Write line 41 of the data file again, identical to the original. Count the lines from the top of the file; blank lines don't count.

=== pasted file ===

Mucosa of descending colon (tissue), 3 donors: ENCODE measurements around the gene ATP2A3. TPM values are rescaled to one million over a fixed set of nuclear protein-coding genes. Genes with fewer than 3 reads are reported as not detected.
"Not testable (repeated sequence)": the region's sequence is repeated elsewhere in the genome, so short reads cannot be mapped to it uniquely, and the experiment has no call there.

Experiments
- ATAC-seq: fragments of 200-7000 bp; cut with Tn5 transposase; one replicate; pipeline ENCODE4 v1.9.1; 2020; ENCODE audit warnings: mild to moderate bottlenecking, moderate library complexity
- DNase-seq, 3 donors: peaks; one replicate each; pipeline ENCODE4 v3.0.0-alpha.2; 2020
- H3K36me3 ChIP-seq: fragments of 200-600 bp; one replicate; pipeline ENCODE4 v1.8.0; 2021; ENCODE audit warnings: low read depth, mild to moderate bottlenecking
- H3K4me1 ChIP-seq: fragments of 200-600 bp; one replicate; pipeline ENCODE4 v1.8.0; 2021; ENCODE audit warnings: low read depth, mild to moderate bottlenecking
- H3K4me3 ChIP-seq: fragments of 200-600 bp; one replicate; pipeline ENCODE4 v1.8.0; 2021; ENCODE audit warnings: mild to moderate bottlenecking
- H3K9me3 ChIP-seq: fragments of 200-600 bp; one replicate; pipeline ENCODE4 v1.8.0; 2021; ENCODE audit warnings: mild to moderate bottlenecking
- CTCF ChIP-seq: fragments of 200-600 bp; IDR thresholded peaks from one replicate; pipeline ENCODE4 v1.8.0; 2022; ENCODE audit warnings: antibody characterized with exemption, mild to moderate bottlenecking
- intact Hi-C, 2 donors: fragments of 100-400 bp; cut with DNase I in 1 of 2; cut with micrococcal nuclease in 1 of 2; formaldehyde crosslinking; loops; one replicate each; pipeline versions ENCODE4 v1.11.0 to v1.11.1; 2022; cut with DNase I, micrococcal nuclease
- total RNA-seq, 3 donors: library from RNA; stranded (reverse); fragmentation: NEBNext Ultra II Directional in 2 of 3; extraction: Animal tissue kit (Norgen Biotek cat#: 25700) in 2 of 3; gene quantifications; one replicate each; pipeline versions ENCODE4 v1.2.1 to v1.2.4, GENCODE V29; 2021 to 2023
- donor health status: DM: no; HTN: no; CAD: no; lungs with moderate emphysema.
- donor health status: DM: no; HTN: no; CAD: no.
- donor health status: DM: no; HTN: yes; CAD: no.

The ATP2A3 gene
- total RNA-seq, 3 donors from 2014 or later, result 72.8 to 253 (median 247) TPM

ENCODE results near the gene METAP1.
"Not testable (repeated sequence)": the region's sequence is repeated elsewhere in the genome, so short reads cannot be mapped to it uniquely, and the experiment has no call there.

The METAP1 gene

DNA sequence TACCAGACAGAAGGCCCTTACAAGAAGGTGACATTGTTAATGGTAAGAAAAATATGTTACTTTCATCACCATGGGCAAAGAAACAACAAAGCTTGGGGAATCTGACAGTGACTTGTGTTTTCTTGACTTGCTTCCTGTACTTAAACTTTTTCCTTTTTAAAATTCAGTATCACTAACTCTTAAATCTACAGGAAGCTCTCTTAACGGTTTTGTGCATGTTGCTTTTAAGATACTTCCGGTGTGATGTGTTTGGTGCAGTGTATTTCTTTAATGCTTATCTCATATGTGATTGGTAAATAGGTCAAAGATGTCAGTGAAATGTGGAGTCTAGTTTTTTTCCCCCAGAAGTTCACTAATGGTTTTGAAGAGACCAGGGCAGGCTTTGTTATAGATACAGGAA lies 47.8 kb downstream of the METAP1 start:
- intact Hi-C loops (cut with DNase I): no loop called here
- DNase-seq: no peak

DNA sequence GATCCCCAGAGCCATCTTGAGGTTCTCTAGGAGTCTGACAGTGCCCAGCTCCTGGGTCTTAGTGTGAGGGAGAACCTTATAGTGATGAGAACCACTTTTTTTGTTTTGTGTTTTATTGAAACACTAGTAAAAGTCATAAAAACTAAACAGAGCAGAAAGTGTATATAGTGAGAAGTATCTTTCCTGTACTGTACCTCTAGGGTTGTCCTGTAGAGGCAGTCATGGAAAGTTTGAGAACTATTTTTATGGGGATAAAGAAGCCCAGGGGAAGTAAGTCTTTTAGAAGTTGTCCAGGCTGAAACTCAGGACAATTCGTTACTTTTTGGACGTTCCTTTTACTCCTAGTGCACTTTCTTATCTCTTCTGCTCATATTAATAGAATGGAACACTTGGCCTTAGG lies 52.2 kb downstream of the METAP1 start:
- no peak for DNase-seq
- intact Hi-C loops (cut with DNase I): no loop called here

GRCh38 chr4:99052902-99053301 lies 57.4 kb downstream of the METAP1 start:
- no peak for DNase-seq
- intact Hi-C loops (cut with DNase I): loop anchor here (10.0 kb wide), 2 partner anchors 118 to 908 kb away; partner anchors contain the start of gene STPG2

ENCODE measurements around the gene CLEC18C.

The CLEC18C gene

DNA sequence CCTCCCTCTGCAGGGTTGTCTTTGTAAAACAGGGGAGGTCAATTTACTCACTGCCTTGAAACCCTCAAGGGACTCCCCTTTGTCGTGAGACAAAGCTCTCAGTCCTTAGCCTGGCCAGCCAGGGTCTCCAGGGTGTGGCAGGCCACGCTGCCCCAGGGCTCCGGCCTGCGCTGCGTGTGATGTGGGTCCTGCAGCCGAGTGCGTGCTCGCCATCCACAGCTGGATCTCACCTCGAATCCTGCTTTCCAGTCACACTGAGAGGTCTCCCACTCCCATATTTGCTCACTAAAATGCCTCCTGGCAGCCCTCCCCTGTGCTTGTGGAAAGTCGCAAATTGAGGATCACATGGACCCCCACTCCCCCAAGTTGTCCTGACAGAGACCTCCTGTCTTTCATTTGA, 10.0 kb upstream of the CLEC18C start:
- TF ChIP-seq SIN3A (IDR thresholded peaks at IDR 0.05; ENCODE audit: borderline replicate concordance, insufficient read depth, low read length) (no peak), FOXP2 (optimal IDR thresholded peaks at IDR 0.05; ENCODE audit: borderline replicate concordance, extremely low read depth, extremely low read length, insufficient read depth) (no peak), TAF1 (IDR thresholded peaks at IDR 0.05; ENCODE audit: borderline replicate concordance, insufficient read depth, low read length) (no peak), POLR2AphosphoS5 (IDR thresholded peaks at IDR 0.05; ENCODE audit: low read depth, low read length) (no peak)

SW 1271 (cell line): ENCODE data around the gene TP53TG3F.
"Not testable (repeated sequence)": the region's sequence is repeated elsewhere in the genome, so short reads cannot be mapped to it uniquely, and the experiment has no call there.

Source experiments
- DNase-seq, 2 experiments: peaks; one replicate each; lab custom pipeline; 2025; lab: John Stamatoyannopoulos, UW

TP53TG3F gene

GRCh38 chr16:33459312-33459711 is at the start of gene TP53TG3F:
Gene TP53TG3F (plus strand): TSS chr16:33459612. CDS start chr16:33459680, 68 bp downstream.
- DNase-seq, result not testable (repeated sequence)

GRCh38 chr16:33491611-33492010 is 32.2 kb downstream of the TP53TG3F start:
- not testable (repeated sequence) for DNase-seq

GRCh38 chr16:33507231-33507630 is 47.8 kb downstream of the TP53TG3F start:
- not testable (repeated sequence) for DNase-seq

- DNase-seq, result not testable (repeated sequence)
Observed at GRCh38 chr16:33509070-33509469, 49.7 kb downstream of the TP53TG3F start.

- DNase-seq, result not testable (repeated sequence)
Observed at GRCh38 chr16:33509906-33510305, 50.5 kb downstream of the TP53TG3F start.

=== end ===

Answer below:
- DNase-seq, result not testable (repeated sequence)